The House of Representatives sat for 64 days in 2018. When the members are not in Canberra, they will be in their own electorates.

During each Question Time, the Speaker of the House of the Representatives will officiate it.

The Speaker of the House is  Member of Casey, Tony Smith. After every election, members of the House will elect a new Speaker. The Speaker is a member who has years of parliamentary experience.

When the Speaker is not in the House, their roles includes budgeting, staffing and allocation of offices for the members of the House of Representatives. They will represent the House when dealing with the Senate, the Governor-General and foreign heads of state.

The senators

The upper house of Parliament is the Senate. Like the lower house, senators are elected. There are 76 senators. In each state of Australia, there are 12 senators and two in each territory.

For the senators who represent a state, their term is six years, and half the senators will be elected every three years. In the two territories, the term will last three years.

Unlike the House of the Representatives, there are no electorates in the Senate. Senators are elected by proportional representation.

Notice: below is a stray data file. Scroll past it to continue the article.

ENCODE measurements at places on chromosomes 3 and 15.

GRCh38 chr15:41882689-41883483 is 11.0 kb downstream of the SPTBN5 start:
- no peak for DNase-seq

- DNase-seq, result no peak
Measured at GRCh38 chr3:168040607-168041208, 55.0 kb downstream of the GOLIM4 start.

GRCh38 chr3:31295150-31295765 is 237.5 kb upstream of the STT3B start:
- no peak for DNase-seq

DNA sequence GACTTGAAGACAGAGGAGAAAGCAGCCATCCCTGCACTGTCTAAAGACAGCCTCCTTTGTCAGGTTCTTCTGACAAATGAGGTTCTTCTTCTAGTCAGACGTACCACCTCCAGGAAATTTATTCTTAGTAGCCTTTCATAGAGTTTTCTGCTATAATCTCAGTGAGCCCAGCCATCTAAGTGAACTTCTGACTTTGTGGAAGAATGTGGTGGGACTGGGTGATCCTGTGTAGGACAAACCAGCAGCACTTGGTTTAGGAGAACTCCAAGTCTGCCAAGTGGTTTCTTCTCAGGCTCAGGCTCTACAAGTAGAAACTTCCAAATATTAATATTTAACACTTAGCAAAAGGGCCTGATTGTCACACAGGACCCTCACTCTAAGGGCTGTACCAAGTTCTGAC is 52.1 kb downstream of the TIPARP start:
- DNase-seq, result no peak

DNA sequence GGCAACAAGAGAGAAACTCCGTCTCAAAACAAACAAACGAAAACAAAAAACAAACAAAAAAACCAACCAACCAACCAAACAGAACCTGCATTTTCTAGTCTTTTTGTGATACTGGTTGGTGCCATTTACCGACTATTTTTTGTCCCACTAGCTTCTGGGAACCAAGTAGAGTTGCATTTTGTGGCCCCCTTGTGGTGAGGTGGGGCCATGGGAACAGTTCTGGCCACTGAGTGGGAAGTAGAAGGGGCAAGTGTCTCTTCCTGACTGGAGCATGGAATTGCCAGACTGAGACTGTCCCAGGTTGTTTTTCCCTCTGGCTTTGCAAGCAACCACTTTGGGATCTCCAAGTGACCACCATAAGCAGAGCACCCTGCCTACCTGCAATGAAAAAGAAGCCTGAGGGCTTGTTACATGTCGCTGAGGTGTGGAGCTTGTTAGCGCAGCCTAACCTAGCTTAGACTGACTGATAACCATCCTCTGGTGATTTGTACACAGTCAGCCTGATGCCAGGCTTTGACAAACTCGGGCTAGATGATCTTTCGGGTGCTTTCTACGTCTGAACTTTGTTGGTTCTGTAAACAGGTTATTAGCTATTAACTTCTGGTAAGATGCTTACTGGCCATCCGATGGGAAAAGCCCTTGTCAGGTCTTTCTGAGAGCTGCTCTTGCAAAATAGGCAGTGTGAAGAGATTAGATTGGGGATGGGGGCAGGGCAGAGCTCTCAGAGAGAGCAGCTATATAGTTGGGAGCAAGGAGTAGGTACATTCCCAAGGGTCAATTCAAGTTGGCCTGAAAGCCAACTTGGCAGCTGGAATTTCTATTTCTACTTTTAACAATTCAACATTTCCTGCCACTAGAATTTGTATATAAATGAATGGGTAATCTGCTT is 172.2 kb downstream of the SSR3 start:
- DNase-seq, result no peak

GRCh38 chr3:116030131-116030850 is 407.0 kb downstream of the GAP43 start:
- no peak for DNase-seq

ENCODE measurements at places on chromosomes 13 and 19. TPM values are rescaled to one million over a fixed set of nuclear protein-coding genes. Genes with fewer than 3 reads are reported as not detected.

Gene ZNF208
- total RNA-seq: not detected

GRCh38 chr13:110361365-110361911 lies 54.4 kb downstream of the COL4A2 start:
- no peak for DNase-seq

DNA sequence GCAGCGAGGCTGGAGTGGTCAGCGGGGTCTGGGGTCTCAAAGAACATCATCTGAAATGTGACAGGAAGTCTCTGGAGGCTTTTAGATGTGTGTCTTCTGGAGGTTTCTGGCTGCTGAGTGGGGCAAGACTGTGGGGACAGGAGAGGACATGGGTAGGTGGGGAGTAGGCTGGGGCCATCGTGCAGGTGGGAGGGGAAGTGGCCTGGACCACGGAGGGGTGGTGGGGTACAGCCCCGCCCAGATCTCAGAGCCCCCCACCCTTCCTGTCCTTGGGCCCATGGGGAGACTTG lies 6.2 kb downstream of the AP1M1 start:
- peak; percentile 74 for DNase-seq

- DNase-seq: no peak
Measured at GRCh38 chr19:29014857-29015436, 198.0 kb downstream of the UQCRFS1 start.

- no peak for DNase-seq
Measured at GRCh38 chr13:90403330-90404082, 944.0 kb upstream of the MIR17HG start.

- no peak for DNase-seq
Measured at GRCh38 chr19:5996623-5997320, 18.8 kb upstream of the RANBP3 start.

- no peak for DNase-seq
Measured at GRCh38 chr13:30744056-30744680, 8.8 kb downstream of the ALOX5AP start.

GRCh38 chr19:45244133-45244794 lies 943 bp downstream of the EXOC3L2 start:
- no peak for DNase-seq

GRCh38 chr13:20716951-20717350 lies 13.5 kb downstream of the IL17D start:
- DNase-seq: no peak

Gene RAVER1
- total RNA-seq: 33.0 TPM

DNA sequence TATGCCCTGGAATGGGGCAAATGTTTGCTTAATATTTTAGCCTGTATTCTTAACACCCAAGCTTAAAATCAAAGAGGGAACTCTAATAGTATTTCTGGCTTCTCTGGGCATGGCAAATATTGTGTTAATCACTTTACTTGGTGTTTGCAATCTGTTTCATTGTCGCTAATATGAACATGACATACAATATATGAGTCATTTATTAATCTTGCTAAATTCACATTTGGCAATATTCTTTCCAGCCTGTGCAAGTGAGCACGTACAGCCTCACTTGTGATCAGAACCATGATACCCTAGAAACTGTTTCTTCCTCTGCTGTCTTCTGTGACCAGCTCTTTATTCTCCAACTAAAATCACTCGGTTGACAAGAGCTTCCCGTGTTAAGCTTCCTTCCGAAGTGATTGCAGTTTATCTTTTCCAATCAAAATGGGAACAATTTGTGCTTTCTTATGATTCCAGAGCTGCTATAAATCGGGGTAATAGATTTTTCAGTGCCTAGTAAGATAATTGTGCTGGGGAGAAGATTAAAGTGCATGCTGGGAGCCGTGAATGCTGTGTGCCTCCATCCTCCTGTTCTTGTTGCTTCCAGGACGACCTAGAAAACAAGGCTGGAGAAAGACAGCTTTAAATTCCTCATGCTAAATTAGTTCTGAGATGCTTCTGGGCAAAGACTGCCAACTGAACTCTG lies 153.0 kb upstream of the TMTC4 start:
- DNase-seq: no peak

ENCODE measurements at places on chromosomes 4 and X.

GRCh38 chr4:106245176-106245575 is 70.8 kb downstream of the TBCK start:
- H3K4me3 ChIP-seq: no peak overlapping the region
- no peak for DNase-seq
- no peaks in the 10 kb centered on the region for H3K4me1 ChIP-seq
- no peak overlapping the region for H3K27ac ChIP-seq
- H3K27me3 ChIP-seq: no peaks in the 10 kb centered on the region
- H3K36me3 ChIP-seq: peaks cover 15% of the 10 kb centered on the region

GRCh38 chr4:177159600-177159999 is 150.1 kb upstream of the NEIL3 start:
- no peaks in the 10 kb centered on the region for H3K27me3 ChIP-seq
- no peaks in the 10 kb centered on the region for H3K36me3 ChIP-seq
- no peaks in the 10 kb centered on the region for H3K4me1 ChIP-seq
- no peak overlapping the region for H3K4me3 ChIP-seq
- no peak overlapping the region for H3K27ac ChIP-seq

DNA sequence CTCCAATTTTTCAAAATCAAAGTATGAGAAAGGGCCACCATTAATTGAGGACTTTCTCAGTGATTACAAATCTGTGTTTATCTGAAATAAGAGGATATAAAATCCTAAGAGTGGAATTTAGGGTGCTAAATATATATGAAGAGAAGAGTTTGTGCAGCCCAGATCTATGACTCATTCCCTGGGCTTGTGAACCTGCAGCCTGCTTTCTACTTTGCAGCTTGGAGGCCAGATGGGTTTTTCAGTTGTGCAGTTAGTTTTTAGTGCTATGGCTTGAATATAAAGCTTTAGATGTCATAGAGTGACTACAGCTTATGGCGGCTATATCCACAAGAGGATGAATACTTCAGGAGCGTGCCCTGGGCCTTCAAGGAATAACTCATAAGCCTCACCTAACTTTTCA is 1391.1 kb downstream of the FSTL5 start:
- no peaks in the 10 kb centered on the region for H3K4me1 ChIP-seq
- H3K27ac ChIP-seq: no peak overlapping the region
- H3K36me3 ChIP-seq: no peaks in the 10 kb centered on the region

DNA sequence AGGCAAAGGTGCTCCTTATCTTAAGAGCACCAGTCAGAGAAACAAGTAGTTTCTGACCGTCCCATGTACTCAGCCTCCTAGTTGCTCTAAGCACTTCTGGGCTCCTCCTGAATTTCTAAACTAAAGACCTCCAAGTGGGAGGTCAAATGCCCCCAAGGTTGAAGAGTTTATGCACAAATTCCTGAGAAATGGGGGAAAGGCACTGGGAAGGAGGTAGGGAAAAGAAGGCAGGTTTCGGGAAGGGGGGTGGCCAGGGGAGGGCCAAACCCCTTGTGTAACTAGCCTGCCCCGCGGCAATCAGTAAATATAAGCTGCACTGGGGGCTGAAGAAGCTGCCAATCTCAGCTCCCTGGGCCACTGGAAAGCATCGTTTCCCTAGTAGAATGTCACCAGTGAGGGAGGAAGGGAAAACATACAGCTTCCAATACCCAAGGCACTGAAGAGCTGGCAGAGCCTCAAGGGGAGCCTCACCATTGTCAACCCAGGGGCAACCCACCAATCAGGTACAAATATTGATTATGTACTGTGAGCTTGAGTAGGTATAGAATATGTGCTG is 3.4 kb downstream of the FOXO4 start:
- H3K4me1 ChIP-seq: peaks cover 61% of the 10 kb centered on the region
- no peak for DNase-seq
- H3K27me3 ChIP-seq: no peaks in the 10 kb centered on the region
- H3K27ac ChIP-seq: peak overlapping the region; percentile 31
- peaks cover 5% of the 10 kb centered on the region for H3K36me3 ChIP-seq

Proportional representation is when candidates are elected to the Senate in proportion to the number of votes they receive.

At the 2016 election in Queensland, 250,000 people voted for One Nation, which is nine percent of the vote. The Party was awarded two seats. The first seat was given to Pauline Hanson as she won 21,000 first preference votes. Malcolm Roberts was second on the One Nation ticket, so he was awarded the second Senate seat.

The Senate has constitutional powers that are nearly as equal of the House of Representatives. The Senate is the second most powerful upper house in the world.

The senators’ roles are to check on the Government, scrutinise bills and examine Government administration and policy.

How are bills passed in parliament?

Most bills are initiated in the House of Representatives as most ministers are part of the lower house. But senators can initiate them, apart from money bills.

Firstly, the bill is drafted. It is then sent to the House of Representatives where the bill is presented. The first reading is when the bill is introduced to the Parliament. During the second reading, the bill is debated. It is considered and amendments may be made. Then there is a third reading, where the bill is sent to the Senate and the same process is completed.

If the Opposition has enough support in the Senate, it can reject, amend bills or undertake activities that do not have the support of the Government. The amendments must be agreed on by both houses. The bill is then sent to the Governor-General where he (or she) gives his (or her) royal assent (approval). The bill is then put into law.

Josie Douglass is a third year Bachelor of Media and Communications (journalism) student at La Trobe University. You can follow her on Twitter @JosieDouglass.